3 Compelling Reasons Why Our Modern Education System Is Failing Us

My previous article highlights three reasons why our modern education system is failing us. In this article, I will cover three final aspects which I believe are crucial factors as to why our education system is failing needs to be restructured.

  1. Leftist and communist ideologies

“Depictions of communism on campus paint the ideology as revolutionary or idealistic, overlooking its authoritarian violence. Instead of deepening our understanding of the world, the college experience teaches us to reduce one of the most destructive ideologies in human history to a one-dimensional, sanitized narrative”

What scares me the most is that modern universities have become breeding grounds for socialist and communist ideologies to thrive and flourish. The current ideas and concepts proposed by leftists are not the same as the ’50s and ’60s. The attack on masculinity, free speech, traditional values and rational thinking seem to mainly stem from social justice warriors and activists that hail from the universities. The encouragement of gender-neutral toilets, the transgender movement and ‘diversity’ are also coming from the deafening echo-chamber.

If communism is such a great idea, then I encourage those who are advocates of it to go and live in a country such as North Korea, Cuba or China. They will then get a real sense of what inequality and loss of freedoms look like. Capitalism is not a perfect system. I do not think that any system can be perfect, however, we have to distinguish which systems will provide the most benefits to the most amount of people. Communism is inherently flawed as it completely destroys the desire to work-hard, competition and the need to improve society. If you think a communist society would produce the many comforts, technologies and amenities which you use today, then you are mistaken. Capitalism may give power to corporations, but Communism gives complete power to the Government.

I know who I would rather have the power.

2. Eradication of free-speech

“US university campuses have earned themselves the reputation as left-wing echo chambers. Free speech is being compromised in favour of ‘safe space’ culture, and controversial speakers often aren’t even allowed on campus.”

As I mentioned in the previous article, Universities used to be places were intellectual debate and discussion was encouraged. Nowadays, the majority of people at university are scared to speak their thoughts in fear of being expelled due to not being ‘politically correct’. Students would much rather go about their day knowing that they will not have to deal with the harsh repercussions of voicing their opinion. It is a sad state of affairs when we silence ourselves in fear of another's opinion. I blame this on the new trend of being ‘offended’. Not everybody is going to like what you think or say and that is a fact — so why even waste your energy getting ‘offended’ at something?Why have we even let it get to this stage?

We know that during the times of the Greek and Roman empire, many intellectuals gathered to discuss ethics, morality, law and rights. We would not have a civilized society if it were not for the freedom of speech and ability to discuss topics. The most frustrating thing is that if you agree with an area of any political party, people are quick to label you as a ‘Nazi’ or ‘Radical’. I think it is time that the young generation of today’s society grow up and take responsibility for the mess that we are in. Trying to solve our global issues by blaming, complaining or voicing the opinions of others.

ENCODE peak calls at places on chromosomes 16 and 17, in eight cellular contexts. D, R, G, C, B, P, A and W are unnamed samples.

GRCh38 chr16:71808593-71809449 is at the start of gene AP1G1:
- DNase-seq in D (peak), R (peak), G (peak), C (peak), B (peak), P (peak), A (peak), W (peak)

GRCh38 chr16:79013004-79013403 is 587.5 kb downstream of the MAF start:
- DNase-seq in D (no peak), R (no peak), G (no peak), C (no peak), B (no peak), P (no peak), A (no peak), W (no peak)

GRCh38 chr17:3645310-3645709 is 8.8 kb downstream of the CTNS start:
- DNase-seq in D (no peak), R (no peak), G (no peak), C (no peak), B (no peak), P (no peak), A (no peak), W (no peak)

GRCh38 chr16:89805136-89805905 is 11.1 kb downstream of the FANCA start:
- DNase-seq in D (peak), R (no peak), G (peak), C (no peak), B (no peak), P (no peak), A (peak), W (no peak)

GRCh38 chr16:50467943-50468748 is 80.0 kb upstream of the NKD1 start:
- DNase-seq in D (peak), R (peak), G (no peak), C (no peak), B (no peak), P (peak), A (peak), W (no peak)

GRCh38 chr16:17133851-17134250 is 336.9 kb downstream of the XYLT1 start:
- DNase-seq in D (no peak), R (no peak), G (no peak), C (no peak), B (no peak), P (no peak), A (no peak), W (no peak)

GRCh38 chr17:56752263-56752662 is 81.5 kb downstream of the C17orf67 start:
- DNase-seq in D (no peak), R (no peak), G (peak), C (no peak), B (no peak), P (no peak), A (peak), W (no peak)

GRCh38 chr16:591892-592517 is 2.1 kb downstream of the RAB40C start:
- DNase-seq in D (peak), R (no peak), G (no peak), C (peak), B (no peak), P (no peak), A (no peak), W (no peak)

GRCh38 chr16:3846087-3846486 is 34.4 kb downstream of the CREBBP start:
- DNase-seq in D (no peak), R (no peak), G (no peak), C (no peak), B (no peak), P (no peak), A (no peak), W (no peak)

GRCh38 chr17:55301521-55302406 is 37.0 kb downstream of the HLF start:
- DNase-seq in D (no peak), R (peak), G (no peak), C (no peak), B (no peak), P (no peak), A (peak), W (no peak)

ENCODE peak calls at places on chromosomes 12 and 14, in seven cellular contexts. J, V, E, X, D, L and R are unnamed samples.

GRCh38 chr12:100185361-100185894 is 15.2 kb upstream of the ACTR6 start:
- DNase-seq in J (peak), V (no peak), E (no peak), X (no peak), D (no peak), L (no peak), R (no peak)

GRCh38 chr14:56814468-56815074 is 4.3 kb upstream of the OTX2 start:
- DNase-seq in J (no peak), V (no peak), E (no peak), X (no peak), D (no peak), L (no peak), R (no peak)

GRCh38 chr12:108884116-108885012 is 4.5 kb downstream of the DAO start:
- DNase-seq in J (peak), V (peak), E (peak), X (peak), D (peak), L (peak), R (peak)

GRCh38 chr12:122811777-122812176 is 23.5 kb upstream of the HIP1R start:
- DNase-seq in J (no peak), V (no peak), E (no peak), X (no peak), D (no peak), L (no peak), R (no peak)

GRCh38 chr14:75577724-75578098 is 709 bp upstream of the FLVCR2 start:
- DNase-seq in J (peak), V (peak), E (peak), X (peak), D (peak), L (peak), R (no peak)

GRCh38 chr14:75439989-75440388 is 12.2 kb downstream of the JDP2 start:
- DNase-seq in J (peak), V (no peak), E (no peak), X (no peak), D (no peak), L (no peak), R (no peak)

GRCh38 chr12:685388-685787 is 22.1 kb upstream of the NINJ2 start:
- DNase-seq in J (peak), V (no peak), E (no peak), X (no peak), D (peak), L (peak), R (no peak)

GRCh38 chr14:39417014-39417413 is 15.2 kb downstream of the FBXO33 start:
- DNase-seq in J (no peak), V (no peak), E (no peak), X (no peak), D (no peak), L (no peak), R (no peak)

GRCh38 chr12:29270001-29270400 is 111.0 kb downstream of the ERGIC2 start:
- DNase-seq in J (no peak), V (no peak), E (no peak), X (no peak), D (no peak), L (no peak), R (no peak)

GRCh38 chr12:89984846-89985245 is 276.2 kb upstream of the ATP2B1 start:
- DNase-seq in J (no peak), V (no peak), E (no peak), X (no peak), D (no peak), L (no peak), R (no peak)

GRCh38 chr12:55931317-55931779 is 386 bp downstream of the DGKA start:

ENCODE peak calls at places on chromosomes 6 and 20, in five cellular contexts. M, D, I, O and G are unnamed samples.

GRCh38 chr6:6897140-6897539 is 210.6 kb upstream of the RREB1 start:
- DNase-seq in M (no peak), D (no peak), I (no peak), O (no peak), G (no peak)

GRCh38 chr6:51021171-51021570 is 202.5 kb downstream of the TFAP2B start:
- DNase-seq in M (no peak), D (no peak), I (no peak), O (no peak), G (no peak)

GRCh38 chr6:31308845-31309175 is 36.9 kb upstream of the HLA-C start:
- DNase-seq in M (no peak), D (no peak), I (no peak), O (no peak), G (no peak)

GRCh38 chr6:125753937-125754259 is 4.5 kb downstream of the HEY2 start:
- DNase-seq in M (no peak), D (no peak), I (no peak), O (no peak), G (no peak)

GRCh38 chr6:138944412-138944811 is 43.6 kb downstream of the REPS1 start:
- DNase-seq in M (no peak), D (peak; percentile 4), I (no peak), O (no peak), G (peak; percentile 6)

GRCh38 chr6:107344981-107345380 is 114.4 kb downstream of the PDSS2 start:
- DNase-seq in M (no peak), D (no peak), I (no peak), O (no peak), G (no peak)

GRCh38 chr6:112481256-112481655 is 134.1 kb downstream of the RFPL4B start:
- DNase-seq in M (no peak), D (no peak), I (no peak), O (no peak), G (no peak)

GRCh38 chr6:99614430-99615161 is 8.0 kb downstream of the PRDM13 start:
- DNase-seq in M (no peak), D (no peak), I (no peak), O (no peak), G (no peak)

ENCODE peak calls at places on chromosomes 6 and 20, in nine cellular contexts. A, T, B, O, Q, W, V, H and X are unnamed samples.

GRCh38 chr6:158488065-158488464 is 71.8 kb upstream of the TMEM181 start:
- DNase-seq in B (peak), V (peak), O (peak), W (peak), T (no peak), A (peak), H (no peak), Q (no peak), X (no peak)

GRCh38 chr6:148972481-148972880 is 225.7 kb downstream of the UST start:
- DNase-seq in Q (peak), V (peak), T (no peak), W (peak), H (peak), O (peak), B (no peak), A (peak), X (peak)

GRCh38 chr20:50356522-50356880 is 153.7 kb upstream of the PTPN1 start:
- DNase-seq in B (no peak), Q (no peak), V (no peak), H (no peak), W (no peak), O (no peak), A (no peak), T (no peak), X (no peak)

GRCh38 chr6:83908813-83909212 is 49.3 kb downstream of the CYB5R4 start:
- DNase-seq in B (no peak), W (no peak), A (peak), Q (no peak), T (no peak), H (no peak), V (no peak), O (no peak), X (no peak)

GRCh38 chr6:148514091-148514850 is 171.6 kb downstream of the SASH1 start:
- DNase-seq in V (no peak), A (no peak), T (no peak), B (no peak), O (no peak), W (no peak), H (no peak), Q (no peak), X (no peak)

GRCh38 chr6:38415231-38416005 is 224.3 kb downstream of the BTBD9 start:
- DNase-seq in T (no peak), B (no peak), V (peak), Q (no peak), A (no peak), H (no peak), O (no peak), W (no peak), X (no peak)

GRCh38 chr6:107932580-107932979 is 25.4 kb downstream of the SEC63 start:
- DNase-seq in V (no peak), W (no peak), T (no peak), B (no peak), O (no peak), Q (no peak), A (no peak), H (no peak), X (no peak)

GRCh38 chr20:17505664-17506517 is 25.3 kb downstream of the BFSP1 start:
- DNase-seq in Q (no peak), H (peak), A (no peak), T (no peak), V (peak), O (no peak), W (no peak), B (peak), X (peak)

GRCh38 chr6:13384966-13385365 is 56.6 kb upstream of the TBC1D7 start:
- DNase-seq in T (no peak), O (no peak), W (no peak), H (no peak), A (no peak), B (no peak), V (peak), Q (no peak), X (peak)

3. Out-dated models of assessment

“Like it or not our national exams continue to dictate students “educational outcomes”, the kind of content that is delivered and the skills which students are expected to develop. Unfortunately, in many countries these exams do not attempt to assess, evaluate or encourage the development of 21st century skills such as problem solving and critical thinking.”

The models of assessment and evaluation for students has not changed since the 20th century. The current method simply encourages students to think about gradings and percentages. An examination is simply a test of memorization and the ability to regurgitate information. A student who challenges current historical events in an examination will surely fail his test — even if their argument is valid and has both coherent and logical reasoning to it.

I do not know the best method in which to assess students, however, I do know that we place far too much emphasis on achieving a certain grade or percentile. Not only does this increase the amount of pressure and stress at an early age for children, but they fail to learn and develop many essential skills such as;

  • Creativity
  • Analytical thinking
  • Collaboration
  • Communication
  • Ethics, action, and accountability
  • Leadership
  • Initiative
  • Productivity
  • Social skills

Unfortunately, I have had to learn many of these skills outside of my educational studies. If you are lacking in any of these skills, I recommend that you try to hone these skills through various forms such as meditation, journaling, exercise, travelling, self-reflection, martial arts, etc.,

This article concludes the end of the series and I greatly appreciate if you have read this far.

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Nathan Corry

I share applicable and practical advice related to improving your success with women, finances, and lifestyle design.